West Kent Guardian – Saturday 02 June 1838:
It will be recollected that a person representing himself as Sir William Courtenay was tried at Maidstone assizes some years since for perjury. He was found guilty, and sentenced to seven years’ transportation; but some doubts having afterwards arisen as to his sanity, the sentence was commuted to confinement in the lunatic asylum at Barming heath, where he remained about three years. This person summoned a large assembly to meet him on Wednesday at Blean wood, about four miles from Canterbury. This came to the ears of the local magistrates, and on Thursday morning the Rev. Dr. Poore, of Sittingbourne, and General Gosling, of Ospringe, sent three constables to notice the proceedings, and if necessary to arrest Courtenay. On their arrival they found an assemblage of about 100 people under great excitement, when one of the constables, named Myers, went up with the intention of arresting Courtenay, but the latter immediately fired a pistol at him, and he immediately after stabbed his victim with a dagger, which caused immediate death.
A despatch was then forwarded to Mr. Halford and Mr. Baldock, of Pettam, requesting them to send a detachment of the 45th regiment to Blean-wood. The request was immediately complied with, and two companies were despatched in carriages and vehicles of various descriptions. On their arrival at the scene of bloodshed the magistrates entreated the people to disperse, and on their positive refusal the Riot Act was read. Lieut. Bennett, by order of the commanding officer, went to where Courtenay was, in order to arrest him, when the latter fired a pistol, and the officer in a moment lay dead at his feet.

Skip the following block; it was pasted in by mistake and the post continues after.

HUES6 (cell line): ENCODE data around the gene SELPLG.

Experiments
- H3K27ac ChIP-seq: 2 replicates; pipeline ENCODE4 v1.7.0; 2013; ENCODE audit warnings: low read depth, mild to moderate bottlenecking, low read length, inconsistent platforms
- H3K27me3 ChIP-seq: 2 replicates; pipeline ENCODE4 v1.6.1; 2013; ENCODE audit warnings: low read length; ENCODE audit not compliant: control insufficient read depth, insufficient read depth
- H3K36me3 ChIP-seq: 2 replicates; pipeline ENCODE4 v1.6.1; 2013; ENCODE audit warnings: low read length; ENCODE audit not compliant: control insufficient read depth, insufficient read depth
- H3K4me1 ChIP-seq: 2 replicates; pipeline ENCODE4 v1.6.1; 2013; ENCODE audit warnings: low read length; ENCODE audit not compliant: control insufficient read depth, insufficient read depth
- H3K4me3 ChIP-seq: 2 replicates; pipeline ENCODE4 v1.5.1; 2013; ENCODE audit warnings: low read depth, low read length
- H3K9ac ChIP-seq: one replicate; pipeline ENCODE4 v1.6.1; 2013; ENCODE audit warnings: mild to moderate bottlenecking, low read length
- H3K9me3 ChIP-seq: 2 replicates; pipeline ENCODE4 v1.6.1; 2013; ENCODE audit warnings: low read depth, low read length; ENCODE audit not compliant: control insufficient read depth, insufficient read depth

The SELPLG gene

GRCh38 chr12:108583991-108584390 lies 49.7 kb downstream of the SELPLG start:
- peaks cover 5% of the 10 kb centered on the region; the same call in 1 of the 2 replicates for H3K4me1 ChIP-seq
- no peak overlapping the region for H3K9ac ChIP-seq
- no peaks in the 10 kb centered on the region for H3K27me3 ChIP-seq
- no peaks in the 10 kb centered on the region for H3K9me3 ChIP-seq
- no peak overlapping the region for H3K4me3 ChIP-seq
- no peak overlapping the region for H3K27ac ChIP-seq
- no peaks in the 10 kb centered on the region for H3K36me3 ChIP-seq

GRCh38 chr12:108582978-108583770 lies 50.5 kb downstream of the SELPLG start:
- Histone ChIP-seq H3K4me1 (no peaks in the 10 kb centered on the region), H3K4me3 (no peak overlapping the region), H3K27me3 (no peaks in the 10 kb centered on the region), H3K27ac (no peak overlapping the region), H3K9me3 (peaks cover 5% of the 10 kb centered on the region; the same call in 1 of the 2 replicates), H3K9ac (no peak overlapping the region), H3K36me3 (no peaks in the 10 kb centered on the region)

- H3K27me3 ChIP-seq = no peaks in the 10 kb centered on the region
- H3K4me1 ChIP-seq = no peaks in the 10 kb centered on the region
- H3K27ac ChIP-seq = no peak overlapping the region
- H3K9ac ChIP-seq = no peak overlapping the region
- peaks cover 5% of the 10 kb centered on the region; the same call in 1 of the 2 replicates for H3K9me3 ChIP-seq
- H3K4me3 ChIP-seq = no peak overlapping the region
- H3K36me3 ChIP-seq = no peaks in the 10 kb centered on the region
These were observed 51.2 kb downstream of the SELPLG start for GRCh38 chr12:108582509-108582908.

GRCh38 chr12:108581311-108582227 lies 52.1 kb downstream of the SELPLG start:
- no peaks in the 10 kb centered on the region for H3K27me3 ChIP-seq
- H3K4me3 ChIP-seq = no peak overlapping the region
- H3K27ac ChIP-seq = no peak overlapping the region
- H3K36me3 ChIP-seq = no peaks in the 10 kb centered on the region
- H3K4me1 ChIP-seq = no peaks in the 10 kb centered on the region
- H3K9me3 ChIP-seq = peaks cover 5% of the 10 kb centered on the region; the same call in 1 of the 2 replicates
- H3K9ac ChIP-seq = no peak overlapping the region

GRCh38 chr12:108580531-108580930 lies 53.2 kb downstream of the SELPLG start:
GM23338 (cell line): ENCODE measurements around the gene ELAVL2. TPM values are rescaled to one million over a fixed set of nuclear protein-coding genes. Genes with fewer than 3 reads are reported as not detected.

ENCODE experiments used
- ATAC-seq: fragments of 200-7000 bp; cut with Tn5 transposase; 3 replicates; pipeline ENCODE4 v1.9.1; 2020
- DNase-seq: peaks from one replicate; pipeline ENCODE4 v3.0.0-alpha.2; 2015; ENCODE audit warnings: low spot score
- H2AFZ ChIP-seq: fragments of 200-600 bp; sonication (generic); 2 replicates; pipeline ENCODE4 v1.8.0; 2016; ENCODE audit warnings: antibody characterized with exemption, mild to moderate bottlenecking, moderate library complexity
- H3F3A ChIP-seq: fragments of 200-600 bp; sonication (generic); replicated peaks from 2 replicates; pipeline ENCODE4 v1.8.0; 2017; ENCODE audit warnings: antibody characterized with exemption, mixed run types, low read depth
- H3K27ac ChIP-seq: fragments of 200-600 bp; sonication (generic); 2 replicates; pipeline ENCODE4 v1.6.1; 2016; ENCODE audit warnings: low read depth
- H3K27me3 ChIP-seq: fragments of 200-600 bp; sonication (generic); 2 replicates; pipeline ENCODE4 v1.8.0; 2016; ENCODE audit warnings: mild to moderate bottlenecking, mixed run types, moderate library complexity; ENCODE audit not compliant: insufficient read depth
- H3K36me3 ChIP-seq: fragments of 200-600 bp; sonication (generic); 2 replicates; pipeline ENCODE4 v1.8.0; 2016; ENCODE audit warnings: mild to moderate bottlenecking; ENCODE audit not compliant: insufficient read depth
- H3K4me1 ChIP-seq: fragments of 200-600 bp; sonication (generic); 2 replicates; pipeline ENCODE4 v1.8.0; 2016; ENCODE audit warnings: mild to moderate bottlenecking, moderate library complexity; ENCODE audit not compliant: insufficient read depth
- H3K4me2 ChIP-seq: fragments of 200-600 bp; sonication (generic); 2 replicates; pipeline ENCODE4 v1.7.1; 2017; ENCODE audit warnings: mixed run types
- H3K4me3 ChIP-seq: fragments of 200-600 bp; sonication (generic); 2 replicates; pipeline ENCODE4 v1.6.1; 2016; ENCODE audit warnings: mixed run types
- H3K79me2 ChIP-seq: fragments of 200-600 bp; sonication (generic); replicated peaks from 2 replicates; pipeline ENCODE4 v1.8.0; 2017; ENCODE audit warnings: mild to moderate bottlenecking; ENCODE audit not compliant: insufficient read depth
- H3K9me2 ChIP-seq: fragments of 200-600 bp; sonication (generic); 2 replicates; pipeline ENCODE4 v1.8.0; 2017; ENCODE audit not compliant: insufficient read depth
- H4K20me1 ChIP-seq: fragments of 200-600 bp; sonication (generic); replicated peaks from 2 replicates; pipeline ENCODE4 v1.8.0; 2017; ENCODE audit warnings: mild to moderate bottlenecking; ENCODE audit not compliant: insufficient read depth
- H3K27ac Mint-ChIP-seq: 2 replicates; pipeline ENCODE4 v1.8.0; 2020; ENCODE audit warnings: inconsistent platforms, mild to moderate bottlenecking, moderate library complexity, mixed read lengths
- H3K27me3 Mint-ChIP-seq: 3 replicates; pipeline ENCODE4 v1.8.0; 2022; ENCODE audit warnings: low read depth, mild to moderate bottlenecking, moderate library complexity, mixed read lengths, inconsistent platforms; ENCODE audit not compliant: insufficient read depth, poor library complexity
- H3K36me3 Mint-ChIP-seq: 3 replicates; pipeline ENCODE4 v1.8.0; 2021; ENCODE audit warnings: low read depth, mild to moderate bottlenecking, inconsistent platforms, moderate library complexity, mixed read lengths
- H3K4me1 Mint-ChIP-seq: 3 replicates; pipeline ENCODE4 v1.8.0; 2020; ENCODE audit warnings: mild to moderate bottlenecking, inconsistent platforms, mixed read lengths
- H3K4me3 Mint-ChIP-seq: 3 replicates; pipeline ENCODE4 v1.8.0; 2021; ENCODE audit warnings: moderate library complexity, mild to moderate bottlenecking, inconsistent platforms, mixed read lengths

The soldiers, on seeing their officer fall, immediately attacked Courtenay with their bayonets, and killed him on the spot. This caused a general affray with the mob, who assaulted the military with sticks, &c, and the result was, that 11 of the ringleaders were killed, and many were severely wounded, amongst whom were some Canterbury people, who were attracted to the spot by curiosity. Several of the rioters were arrested, and the greatest excitement prevailed in the town. The weapons in the hands of the followers of Sir William were chiefly, if not altogether, heavy bludgeons.
The following are the names of the killed:— Sir William Percy Hollywood Courtenay, Knight of Malta, &c, supposed to be John Nicholls Tom, late of Truro, in Cornwall; Lieutenant Bennett, 45th; Edward Wraight, Herne-hill; F. Harvey, Herne-hill; E. Brenchett, Dunkirk; W. Burford, Boughton; W. Foster, Herne-hill; Thomas Griggs; W. Wry, Herne-hill; George Catt, constable of Faversham, killed in the execution of his duty. Lieut. Prendergast, wounded in the head.
Names of persons taken prisoners, some seriously wounded, and a few not expected to recover:— Stephen Baker, R. Hadlow, A. Toad, G. Griggs, W. Willis, E. Wraight, E. Curling, J. Spratt, Sarah Culver.
Amongst the magistrates who endeavoured to quell the disturbance, and who exposed themselves to imminent danger, we would mention the names of Mr. W. Baldock, the Rev. Dr. Poore, Mr. R. Halford, Mr. Norton Knatchbull, and the Rev. C. Handley.